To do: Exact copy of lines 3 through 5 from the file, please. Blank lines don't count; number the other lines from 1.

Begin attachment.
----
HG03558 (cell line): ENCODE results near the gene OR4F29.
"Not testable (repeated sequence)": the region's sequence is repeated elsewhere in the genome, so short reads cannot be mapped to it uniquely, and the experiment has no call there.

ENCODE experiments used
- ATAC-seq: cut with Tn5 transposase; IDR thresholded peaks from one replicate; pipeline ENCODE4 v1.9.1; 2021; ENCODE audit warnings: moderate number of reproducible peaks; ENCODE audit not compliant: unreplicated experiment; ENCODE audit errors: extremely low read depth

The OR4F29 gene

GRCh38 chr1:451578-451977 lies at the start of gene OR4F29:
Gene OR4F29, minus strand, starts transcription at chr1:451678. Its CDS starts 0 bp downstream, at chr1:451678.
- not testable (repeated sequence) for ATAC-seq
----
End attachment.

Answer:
ENCODE experiments used
- ATAC-seq: cut with Tn5 transposase; IDR thresholded peaks from one replicate; pipeline ENCODE4 v1.9.1; 2021; ENCODE audit warnings: moderate number of reproducible peaks; ENCODE audit not compliant: unreplicated experiment; ENCODE audit errors: extremely low read depth

The OR4F29 gene